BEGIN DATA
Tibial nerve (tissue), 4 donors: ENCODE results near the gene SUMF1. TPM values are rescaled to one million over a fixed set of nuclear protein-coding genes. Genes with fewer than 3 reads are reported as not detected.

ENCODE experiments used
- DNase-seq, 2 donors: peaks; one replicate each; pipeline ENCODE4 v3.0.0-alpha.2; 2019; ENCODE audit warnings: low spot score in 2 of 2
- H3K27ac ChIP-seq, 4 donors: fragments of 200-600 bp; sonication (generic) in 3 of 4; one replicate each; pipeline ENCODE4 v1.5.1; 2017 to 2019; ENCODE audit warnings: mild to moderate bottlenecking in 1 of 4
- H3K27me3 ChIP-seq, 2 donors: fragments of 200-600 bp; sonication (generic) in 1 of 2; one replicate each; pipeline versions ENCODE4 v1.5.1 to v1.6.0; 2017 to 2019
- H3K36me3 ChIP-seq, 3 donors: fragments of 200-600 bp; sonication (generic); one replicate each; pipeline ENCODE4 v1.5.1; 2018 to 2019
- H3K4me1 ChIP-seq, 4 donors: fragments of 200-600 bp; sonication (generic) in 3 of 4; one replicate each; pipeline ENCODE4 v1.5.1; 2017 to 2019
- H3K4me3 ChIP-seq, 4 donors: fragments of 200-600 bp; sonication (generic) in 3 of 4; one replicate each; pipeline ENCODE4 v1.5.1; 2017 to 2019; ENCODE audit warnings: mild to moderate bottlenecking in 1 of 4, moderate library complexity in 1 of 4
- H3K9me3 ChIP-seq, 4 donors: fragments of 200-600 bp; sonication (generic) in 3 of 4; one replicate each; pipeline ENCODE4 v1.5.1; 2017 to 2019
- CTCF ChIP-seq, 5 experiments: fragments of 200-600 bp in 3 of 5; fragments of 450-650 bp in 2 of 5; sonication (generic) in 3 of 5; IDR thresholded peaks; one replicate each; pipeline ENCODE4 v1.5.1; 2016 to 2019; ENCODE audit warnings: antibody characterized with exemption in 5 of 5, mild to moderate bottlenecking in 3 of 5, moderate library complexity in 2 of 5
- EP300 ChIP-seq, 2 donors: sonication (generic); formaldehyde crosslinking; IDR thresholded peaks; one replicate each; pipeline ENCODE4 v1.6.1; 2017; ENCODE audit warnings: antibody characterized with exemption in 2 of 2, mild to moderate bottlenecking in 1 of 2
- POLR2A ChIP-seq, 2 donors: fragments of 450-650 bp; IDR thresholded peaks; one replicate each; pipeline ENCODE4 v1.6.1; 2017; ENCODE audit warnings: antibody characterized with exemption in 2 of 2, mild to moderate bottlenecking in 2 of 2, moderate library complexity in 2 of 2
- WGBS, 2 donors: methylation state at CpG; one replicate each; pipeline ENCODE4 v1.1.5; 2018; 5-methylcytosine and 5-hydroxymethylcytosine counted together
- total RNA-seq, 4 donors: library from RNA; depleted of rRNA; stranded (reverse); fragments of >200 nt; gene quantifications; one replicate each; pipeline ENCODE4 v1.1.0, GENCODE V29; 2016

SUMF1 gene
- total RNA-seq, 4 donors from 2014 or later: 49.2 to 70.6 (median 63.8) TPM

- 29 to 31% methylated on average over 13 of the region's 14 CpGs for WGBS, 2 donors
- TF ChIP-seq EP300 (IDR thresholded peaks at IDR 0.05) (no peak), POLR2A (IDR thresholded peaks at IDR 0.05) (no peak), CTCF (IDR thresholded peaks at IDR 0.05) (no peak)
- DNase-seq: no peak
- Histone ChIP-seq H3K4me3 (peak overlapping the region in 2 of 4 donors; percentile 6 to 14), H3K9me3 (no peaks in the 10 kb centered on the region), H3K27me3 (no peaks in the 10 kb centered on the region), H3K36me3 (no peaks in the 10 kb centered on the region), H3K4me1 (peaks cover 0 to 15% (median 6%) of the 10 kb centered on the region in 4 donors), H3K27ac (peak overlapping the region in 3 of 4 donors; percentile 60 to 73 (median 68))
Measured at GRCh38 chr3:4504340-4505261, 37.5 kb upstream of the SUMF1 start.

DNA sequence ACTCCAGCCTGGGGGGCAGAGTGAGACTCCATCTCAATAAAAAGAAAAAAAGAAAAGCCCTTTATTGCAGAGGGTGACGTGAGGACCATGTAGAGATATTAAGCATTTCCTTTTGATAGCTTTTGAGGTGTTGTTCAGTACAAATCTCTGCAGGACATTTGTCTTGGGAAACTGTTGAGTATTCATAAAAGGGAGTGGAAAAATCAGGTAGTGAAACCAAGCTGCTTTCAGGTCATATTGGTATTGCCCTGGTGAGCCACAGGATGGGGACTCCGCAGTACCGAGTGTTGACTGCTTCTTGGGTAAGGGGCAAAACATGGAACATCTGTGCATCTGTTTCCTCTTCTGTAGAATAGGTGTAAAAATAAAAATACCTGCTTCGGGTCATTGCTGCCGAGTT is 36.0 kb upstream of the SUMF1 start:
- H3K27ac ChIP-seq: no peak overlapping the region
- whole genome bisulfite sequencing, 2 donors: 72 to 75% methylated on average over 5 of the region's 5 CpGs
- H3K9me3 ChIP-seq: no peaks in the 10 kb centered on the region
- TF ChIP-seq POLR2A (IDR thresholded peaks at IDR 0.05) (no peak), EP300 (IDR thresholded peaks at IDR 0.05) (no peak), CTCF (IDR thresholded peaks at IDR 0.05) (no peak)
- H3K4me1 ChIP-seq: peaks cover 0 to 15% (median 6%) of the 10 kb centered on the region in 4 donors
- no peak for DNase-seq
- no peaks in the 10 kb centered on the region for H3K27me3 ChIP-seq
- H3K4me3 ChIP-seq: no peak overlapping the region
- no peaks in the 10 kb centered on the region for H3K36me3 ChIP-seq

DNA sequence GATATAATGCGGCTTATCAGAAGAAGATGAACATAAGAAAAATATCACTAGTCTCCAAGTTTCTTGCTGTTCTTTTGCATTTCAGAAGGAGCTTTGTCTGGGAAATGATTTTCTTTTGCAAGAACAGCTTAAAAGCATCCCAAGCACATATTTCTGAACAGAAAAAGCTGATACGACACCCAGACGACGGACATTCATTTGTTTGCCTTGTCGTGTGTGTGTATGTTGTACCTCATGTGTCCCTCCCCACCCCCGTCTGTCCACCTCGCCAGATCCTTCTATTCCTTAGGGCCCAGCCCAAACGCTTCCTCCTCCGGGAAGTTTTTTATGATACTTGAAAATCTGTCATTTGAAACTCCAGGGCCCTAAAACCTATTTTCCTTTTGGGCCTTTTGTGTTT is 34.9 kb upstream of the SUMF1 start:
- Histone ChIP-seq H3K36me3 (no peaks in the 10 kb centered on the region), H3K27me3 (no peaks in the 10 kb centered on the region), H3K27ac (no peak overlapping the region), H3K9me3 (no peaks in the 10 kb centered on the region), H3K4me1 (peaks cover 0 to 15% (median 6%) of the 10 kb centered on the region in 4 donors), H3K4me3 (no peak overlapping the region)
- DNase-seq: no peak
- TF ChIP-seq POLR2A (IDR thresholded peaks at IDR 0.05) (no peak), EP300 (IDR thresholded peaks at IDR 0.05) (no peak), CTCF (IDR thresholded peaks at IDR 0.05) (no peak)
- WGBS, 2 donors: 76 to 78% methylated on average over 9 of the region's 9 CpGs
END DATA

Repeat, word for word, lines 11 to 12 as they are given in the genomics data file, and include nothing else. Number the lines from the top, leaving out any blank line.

- EP300 ChIP-seq, 2 donors: sonication (generic); formaldehyde crosslinking; IDR thresholded peaks; one replicate each; pipeline ENCODE4 v1.6.1; 2017; ENCODE audit warnings: antibody characterized with exemption in 2 of 2, mild to moderate bottlenecking in 1 of 2
- POLR2A ChIP-seq, 2 donors: fragments of 450-650 bp; IDR thresholded peaks; one replicate each; pipeline ENCODE4 v1.6.1; 2017; ENCODE audit warnings: antibody characterized with exemption in 2 of 2, mild to moderate bottlenecking in 2 of 2, moderate library complexity in 2 of 2